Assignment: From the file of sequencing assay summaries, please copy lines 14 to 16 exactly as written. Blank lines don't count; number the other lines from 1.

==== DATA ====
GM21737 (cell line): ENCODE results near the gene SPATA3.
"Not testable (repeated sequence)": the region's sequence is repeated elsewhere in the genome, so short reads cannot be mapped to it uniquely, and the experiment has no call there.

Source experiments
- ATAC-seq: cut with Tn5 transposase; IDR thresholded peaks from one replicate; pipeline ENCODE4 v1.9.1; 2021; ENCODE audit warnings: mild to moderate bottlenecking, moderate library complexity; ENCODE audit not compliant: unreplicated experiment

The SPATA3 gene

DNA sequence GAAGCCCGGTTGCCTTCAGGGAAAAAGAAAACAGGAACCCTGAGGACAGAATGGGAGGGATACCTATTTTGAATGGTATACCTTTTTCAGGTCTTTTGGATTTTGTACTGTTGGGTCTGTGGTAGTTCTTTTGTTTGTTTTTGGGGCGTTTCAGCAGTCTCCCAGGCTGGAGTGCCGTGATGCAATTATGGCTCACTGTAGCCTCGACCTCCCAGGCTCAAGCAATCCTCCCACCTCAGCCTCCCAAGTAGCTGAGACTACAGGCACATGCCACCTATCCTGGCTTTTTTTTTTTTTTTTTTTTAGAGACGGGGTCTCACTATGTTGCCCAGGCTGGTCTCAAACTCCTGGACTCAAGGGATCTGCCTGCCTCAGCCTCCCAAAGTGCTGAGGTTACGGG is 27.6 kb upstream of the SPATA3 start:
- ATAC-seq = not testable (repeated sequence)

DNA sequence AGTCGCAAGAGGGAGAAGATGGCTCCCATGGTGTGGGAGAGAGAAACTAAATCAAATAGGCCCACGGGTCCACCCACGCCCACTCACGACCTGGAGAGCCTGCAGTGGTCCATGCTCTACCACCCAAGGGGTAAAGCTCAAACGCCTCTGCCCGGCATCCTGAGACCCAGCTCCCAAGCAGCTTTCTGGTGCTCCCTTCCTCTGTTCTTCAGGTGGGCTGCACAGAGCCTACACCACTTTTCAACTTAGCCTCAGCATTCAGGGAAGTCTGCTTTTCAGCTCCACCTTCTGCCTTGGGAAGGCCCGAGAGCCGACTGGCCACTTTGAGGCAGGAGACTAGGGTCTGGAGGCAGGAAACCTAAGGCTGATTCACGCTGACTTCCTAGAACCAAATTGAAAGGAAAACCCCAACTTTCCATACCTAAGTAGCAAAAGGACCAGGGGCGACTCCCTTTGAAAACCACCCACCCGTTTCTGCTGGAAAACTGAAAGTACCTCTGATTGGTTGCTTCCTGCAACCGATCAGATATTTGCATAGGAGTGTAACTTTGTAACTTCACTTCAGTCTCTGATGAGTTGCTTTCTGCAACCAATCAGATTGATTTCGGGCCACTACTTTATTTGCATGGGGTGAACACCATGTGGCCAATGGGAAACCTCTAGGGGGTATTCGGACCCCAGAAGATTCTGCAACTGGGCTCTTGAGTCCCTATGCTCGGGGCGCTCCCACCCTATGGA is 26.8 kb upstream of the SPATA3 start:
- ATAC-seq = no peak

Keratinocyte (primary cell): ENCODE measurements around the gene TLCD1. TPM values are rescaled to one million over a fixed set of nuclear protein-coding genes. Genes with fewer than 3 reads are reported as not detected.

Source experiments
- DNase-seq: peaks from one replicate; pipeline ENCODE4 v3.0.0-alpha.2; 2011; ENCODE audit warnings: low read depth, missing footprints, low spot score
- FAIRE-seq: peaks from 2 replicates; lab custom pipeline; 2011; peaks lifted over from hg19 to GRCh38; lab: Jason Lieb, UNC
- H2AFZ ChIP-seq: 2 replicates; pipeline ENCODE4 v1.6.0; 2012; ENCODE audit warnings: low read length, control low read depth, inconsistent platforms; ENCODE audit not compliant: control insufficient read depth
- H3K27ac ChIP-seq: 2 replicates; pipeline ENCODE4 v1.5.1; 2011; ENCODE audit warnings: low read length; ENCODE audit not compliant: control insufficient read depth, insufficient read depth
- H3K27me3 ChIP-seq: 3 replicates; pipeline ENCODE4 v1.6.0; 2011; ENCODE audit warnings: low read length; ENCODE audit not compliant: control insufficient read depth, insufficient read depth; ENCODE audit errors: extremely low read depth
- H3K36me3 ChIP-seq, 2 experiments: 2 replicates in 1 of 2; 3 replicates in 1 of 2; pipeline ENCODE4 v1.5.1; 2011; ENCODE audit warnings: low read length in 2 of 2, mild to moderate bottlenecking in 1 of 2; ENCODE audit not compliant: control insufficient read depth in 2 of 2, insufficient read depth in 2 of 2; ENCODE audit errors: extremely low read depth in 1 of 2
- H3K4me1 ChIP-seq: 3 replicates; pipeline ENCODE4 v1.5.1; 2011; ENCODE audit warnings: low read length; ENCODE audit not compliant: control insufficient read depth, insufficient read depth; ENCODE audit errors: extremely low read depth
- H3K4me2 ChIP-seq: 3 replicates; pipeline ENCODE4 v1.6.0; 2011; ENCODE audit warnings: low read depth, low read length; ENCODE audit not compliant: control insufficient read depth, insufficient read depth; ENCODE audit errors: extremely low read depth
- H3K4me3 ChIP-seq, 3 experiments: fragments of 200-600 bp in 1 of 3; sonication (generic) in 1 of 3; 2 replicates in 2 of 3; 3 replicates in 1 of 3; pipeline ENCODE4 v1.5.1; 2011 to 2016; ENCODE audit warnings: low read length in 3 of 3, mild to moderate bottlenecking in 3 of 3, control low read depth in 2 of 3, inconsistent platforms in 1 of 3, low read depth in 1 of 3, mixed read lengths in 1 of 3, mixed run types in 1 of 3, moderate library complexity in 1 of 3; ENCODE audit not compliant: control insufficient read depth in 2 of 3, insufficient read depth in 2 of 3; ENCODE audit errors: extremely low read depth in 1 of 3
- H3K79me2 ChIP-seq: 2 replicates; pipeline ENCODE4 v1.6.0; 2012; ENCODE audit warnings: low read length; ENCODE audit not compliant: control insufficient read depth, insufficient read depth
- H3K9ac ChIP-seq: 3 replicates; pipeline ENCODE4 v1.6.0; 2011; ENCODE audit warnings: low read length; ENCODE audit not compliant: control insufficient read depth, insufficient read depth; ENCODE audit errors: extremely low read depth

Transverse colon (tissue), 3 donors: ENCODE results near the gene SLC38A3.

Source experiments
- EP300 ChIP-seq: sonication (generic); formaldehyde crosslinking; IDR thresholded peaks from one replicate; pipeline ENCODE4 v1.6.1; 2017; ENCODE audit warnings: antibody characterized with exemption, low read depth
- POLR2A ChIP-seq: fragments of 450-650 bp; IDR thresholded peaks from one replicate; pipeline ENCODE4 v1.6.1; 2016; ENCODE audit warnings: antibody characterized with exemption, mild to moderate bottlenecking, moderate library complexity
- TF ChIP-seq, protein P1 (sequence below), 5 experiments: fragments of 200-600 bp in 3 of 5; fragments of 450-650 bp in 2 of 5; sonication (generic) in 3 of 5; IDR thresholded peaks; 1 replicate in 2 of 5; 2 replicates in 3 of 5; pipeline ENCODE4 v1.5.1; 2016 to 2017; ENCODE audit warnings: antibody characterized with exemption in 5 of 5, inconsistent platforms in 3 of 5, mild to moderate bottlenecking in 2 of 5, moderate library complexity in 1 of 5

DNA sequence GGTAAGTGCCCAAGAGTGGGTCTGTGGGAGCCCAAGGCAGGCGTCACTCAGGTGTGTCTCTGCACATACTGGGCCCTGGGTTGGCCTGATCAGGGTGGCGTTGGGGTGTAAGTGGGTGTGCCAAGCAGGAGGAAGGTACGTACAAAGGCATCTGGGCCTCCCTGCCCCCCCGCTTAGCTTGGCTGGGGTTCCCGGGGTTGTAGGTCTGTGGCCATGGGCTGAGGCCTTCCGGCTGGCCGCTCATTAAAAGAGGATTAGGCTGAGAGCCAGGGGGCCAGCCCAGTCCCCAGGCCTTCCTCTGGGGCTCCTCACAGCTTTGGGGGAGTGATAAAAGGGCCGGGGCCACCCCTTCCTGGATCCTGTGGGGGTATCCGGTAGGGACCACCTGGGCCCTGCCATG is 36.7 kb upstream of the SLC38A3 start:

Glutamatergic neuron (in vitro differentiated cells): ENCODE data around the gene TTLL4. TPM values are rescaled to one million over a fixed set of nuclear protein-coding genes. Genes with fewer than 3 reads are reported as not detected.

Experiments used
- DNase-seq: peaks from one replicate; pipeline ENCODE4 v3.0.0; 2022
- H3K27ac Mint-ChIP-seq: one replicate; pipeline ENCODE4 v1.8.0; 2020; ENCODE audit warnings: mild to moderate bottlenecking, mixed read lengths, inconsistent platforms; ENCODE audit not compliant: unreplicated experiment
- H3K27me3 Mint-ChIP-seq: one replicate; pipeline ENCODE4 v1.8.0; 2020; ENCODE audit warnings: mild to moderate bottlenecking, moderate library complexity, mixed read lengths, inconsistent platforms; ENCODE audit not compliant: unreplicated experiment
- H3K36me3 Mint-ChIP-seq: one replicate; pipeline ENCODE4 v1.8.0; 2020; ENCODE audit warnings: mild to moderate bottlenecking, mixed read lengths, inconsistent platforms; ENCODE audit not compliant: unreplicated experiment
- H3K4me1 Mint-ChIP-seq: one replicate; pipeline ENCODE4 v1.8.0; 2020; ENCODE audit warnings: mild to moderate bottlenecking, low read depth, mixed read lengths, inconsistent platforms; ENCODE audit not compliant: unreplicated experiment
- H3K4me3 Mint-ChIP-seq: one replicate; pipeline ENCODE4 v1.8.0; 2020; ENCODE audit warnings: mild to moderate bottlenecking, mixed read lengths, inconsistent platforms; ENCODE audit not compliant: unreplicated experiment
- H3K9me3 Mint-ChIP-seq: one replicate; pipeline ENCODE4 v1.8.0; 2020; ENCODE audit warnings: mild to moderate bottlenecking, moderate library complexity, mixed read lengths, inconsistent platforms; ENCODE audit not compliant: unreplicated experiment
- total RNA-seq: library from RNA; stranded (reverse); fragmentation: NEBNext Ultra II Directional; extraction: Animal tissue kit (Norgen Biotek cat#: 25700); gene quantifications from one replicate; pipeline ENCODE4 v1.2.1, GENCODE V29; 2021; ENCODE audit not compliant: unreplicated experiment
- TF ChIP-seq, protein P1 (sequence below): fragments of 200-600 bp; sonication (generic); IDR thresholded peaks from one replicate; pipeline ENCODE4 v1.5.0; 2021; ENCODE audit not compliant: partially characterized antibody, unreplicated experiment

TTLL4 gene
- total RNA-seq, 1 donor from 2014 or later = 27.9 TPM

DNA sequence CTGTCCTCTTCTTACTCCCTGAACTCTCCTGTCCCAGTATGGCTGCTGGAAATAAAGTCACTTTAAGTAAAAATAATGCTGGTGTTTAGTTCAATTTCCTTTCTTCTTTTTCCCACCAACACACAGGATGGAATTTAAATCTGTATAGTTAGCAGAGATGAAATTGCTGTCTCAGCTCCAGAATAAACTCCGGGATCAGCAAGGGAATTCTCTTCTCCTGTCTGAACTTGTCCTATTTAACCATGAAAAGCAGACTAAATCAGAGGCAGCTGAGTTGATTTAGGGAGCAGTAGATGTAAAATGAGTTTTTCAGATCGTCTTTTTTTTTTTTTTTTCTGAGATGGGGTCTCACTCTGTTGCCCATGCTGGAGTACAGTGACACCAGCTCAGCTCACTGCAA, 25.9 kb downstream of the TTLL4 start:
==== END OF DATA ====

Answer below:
- H2AFZ ChIP-seq: 2 replicates; pipeline ENCODE4 v1.6.0; 2012; ENCODE audit warnings: low read length, control low read depth, inconsistent platforms; ENCODE audit not compliant: control insufficient read depth
- H3K27ac ChIP-seq: 2 replicates; pipeline ENCODE4 v1.5.1; 2011; ENCODE audit warnings: low read length; ENCODE audit not compliant: control insufficient read depth, insufficient read depth
- H3K27me3 ChIP-seq: 3 replicates; pipeline ENCODE4 v1.6.0; 2011; ENCODE audit warnings: low read length; ENCODE audit not compliant: control insufficient read depth, insufficient read depth; ENCODE audit errors: extremely low read depth